Creative Freedom

What Is Beauty?

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PREP recently sponsored a film project for youth to create a short video of their own making using their own voice. A public showing was held at the Launchpad in Carbondale, CO where the audience members were moved; some to tears, by the messages they heard from these young people.

One of the young videographers created a piece that asked a simple question. A simple question with no simple answer: What is beauty? Strong points are made regarding the power of perception, both negative and positive. How perception can lead to depression. Or confidence and self-assuredness. Judgments on how beauty is defined are questioned. Beauty as the media would define it is questioned. Does beauty come from within? From with-out?

These questions were in the forefront of my mind as I had the honor of visiting the Museum of Modern Art in New York City shortly after the film presentation. With the question, “What is beauty?” and my knowledge of Picasso’s paintings in mind, I headed straight for the Picasso sculpture exhibit. Certainly I would find answers here.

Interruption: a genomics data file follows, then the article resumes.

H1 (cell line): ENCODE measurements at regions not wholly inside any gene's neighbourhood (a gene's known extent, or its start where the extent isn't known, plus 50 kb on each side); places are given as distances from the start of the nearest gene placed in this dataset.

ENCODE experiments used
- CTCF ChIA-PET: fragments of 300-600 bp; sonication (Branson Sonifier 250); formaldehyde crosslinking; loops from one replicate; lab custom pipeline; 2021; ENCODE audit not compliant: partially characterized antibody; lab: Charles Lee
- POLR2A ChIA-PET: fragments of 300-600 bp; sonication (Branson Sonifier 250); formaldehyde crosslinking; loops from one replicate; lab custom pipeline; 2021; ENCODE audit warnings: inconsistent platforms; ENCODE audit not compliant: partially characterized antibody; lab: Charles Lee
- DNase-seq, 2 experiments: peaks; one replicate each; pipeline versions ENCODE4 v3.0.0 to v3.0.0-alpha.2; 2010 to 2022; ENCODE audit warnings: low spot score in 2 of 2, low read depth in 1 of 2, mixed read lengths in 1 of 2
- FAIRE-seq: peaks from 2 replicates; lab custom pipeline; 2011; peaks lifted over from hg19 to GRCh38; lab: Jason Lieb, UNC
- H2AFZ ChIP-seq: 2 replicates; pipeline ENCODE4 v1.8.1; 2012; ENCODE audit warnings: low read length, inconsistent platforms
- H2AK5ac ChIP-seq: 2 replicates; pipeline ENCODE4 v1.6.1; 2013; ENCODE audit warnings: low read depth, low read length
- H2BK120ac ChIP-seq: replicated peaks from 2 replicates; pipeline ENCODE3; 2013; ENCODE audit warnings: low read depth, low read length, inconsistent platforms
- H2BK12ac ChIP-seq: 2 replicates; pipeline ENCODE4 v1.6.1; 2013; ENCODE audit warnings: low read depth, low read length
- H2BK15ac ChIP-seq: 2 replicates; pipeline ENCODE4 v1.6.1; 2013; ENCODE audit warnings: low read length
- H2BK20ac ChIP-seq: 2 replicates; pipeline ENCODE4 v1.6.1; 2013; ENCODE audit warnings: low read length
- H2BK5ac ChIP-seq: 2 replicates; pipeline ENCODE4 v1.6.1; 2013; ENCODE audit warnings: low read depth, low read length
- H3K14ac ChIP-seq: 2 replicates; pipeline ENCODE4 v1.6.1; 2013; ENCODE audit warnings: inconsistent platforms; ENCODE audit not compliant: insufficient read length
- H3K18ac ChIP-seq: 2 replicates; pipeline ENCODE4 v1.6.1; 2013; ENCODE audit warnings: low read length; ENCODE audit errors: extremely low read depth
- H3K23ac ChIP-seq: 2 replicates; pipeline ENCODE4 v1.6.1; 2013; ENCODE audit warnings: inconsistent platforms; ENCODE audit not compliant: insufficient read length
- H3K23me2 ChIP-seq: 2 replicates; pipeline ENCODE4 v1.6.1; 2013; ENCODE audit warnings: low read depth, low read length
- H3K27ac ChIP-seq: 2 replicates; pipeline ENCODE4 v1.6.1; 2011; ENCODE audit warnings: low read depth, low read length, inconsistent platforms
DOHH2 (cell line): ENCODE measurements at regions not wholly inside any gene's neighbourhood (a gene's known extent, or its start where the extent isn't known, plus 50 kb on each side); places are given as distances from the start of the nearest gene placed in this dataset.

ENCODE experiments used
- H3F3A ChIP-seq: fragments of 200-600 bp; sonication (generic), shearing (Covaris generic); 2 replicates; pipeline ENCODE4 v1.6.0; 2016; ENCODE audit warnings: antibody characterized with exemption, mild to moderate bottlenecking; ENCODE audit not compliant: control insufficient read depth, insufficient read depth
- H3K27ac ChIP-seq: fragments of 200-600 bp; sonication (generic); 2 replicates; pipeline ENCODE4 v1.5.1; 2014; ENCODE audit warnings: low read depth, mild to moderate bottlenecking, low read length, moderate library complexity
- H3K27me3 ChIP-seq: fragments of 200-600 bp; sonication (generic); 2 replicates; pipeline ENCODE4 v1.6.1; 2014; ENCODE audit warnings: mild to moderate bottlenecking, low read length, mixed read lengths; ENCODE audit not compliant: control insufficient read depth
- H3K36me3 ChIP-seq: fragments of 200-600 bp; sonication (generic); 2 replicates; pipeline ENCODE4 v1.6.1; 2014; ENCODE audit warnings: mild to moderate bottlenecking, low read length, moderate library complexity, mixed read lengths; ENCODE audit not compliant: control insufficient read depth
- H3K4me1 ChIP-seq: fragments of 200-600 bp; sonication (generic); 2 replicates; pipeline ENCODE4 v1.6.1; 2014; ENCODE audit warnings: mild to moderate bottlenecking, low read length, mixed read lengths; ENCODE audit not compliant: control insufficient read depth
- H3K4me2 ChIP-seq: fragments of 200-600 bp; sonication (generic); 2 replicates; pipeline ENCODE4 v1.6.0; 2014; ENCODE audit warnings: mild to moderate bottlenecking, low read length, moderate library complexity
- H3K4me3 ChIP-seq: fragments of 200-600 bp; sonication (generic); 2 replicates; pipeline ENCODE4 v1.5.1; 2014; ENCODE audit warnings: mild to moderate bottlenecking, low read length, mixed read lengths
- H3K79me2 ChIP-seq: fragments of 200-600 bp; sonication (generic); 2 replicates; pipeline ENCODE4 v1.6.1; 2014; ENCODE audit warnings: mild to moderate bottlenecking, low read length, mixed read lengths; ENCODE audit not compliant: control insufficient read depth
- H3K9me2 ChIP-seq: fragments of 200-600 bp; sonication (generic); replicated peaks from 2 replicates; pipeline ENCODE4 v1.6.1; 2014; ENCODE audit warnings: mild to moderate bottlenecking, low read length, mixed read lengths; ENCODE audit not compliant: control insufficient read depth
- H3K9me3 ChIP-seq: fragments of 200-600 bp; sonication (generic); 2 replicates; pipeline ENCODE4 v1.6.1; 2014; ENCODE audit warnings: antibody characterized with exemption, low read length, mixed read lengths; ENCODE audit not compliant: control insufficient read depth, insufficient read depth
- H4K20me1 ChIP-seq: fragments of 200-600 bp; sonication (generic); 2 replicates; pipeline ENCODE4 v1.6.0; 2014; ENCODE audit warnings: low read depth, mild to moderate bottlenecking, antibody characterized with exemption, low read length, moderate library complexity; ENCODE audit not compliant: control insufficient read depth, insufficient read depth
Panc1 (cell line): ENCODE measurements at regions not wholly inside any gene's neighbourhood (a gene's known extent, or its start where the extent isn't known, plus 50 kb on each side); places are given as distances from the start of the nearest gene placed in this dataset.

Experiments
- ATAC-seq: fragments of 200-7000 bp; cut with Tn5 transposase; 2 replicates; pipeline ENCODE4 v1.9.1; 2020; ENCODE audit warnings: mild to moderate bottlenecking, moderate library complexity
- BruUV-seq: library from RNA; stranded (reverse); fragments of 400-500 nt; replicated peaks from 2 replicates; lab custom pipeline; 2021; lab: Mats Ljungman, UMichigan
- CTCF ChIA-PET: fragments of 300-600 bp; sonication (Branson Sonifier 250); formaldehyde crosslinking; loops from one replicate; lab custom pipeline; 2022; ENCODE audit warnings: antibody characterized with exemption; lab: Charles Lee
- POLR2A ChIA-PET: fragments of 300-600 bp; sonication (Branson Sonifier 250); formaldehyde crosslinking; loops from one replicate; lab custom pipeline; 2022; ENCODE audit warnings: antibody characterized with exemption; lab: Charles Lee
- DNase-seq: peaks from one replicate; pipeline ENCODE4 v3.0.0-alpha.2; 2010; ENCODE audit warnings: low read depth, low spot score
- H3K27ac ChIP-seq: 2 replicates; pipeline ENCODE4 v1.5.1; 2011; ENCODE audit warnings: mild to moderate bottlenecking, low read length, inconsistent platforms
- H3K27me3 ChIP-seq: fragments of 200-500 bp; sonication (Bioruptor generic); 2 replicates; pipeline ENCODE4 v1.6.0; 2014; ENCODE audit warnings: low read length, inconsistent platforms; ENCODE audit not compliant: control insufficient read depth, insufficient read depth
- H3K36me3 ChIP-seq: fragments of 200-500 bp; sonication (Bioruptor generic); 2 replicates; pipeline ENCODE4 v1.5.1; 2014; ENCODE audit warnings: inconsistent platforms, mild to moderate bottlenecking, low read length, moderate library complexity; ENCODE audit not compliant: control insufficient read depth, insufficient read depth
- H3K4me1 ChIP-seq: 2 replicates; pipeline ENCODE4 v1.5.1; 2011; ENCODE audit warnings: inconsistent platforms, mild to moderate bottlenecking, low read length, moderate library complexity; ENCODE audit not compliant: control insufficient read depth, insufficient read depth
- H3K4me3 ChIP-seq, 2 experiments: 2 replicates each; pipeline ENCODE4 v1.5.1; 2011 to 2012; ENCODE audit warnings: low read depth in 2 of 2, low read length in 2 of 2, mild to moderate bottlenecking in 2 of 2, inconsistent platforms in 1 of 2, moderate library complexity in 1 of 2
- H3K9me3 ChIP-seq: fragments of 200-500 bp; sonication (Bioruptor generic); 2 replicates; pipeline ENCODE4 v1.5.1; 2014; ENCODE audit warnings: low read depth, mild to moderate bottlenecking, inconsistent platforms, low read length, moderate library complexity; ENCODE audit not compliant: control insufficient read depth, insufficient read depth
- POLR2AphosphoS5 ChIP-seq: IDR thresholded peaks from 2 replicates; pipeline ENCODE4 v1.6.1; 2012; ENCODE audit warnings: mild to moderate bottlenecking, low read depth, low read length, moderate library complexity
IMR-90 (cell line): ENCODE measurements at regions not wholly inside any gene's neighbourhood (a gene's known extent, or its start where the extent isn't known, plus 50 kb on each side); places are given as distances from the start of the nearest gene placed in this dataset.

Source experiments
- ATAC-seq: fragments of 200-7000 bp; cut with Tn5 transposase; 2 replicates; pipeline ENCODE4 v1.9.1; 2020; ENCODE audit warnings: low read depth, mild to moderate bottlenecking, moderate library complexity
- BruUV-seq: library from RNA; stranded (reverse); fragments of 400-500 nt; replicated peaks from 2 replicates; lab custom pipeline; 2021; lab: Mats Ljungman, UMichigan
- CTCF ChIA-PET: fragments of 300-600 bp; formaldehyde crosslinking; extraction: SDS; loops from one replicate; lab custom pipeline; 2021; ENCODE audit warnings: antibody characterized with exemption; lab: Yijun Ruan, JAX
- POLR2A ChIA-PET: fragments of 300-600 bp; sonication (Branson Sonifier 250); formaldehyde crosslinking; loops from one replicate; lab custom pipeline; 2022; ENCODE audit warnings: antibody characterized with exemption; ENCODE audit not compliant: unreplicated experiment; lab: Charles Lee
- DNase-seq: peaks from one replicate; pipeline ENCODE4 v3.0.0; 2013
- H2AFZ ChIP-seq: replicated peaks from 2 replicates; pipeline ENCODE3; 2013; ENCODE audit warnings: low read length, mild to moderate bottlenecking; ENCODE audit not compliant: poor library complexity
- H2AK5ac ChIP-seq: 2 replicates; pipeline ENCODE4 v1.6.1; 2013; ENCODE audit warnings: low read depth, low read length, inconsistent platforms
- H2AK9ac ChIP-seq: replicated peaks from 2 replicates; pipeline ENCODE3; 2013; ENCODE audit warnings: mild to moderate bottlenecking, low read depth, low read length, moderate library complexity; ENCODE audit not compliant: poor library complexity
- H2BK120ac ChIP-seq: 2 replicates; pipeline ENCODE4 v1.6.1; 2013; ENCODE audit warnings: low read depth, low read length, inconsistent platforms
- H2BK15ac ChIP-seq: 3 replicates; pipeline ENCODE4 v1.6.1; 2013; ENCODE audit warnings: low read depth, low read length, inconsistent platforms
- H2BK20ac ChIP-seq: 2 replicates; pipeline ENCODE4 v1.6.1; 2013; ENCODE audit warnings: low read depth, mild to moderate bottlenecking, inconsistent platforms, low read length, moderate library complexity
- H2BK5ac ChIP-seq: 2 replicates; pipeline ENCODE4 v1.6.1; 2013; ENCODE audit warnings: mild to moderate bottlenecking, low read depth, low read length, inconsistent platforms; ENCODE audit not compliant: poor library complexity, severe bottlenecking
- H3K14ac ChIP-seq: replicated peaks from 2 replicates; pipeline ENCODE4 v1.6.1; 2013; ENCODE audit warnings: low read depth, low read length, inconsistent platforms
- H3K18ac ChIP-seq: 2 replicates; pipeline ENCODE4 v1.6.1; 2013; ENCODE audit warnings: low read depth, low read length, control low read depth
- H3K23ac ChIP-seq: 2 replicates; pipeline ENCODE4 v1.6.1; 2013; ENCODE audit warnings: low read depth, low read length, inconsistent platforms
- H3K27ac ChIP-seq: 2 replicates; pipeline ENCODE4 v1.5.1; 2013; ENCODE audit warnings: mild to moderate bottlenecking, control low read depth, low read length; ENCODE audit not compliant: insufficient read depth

Picasso Woman




Pregnant Woman

Pregnant Woman

Picasso Woman with a Baby Carriage2

Woman With a Baby CarriagePicasso Woman with a Baby Carriage

Not unlike his paintings, Picasso’s sculptures – that must be considered beautiful as they were proudly displayed in a world renowned art museum! – had distorted and abstract features. And yet they caught people’s attention: they brought crowds of people in.

People stopped.

People studied.

People stared.

People listened to their tour guide explain the history, origin and meaning.

People appreciated.

People were moved.

Moved by beauty.

Moved by the beauty of distortion.

Moved by beauty in its abstract form.

Moved by beauty that does not fit the messages we see in the media.

Moved, hopefully, to return to their daily lives with a better definition of what beauty is.

Moved perhaps a little closer to the end of the rainbow.